from the Iowa District Court for Jasper County, Terry R.
defendant appeals his conviction asserting a jury instruction
error, insufficient evidence, and a violation of his Fourth
Amendment rights. AFFIRMED.
Nicholas B. Dial of Dial Law Office, P.C., West Des Moines,
J. Miller, Attorney General, and Bridget A. Chambers,
Assistant Attorney General, for appellee.
Considered by Tabor, P.J., Mullins, J., and Scott, S.J.
Fehrer appeals his convictions for possession of
methamphetamine as an habitual offender, in violation of Iowa
Code sections 124.401(5) and 902.8 (2015), and dissemination
of obscene materials to a minor, in violation of Iowa Code
section 728.2. He asserts the court incorrectly denied his
request to include in the marshalling instruction for the
dissemination charge a requirement that he knew the
complaining witness was under the age of eighteen. He also
asserts insufficient evidence supports that conviction.
Finally, he claims the district court incorrectly denied in
part his motion to suppress evidence seized from his house
that he contends was outside the scope of a search warrant.
For the reasons stated herein, we affirm his convictions.
Background Facts and Proceedings.
first contacted the complaining witness, who lived in
Minnesota, through a mobile social media chat application.
Initially, both Fehrer and the complaining witness lied about
their ages. Fehrer maintained he was nineteen, when he was
actually fifty-one; the complaining witness initially told
Fehrer she was eighteen, but within a few weeks, she
truthfully informed him she was sixteen years old. The two
communicated regularly, and the conversations, via social
media and email, became romantic. By March 2015, Fehrer sent
pictures of his erect penis and a video of him masturbating
to the complaining witness. The complaining witness testified
the pictures and video were sent to her by Fehrer after she
told him she was sixteen.
complaining witness's mother became aware of the
communication and reported the information to local police,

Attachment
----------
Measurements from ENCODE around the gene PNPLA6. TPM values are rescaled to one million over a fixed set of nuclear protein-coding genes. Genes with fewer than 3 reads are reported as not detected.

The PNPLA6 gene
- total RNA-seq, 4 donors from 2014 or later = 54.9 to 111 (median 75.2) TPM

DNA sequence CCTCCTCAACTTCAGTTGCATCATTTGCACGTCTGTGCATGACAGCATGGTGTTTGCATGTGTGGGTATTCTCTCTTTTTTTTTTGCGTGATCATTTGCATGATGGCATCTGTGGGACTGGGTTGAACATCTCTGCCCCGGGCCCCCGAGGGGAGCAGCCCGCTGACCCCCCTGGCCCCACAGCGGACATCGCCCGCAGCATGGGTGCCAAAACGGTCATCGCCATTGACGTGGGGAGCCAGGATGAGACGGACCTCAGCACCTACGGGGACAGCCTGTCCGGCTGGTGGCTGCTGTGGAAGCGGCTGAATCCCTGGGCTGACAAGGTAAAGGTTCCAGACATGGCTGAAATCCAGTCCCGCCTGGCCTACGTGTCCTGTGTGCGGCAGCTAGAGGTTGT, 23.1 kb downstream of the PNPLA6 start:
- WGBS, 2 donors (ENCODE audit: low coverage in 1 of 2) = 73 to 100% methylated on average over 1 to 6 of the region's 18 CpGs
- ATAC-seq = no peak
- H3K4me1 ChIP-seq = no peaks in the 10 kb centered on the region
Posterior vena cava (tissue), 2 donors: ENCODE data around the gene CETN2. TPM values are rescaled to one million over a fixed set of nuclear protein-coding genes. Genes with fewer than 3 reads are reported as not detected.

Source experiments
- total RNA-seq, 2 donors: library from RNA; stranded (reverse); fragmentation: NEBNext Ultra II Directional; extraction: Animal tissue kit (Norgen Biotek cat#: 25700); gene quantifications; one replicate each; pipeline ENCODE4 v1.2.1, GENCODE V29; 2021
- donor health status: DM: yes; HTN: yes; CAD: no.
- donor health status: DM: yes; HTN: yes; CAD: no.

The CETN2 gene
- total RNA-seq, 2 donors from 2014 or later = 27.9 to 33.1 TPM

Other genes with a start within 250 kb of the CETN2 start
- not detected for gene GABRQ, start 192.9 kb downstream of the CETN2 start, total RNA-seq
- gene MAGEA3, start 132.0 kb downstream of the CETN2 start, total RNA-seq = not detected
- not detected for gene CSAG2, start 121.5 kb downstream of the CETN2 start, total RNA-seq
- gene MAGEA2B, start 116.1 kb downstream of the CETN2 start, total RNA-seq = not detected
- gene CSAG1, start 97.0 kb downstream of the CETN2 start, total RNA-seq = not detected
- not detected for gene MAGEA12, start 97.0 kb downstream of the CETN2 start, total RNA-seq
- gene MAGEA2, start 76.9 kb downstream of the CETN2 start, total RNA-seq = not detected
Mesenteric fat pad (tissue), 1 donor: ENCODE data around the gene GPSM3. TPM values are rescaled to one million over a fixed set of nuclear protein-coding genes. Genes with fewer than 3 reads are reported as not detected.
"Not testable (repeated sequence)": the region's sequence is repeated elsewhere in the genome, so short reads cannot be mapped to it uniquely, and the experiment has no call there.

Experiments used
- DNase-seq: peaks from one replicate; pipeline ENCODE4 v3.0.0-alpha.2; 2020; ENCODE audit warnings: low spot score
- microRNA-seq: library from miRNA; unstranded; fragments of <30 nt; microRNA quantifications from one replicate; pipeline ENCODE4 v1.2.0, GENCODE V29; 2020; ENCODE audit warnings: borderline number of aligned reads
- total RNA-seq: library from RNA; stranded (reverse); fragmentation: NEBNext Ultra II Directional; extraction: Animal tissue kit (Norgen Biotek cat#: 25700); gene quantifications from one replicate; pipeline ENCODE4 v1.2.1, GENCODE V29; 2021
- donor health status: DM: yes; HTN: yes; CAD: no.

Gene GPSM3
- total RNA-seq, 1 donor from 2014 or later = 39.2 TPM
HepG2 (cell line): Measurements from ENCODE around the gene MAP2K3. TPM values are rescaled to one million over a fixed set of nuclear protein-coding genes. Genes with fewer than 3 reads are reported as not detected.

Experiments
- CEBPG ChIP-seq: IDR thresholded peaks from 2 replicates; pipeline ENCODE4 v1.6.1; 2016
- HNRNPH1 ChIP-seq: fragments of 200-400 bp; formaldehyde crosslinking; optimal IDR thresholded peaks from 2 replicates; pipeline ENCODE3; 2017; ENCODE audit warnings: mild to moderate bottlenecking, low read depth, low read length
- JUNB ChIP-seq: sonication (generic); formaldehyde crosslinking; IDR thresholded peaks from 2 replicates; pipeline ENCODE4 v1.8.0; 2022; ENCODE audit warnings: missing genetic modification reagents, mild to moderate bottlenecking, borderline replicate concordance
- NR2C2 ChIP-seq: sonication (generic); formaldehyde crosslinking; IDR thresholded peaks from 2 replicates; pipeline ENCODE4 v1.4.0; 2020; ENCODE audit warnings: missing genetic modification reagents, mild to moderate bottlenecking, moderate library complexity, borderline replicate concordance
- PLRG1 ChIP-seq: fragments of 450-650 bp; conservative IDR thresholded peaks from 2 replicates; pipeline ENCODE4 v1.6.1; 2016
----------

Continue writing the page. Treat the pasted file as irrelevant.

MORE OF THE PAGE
who were able to determine Fehrer was the person seen in the
photographs and video on the complaining witness's phone.
The police obtained a search warrant for Fehrer's home,
and during the execution of that warrant, police located a
glass methamphetamine pipe and a clear plastic bag containing
residue of what was later determined to be methamphetamine.
State charged Fehrer with possession of methamphetamine as an
habitual offender and dissemination of obscene materials to a
minor. Fehrer filed a motion to suppress the drug evidence,
asserting the search warrant was an invalid general warrant,
but the court denied his motion in part. Fehrer was convicted
as charged following a jury trial. Fehrer was sentenced to
prison for fifteen years on the possession charge and one
year on the dissemination charge, to be served consecutively.
He now appeals.
Scope and Standard of Review.
review of Fehrer's challenge to the court's failure
to give his requested jury instruction is for the correction
of errors at law. See Alcala v. Marriott Int'l,
Inc., 880 N.W.2d 699, 707 (Iowa 2016). Similarly, we
review a defendant's challenge to the sufficiency of the
evidence supporting a conviction for the correction of errors
at law. State v. Howse, 875 N.W.2d 684, 688 (Iowa
2016). However, we review de novo a challenge to the district
court's denial of a motion to suppress based on a
constitutional violation. State v. Brown, 890 N.W.2d
315, 321 (Iowa 2017).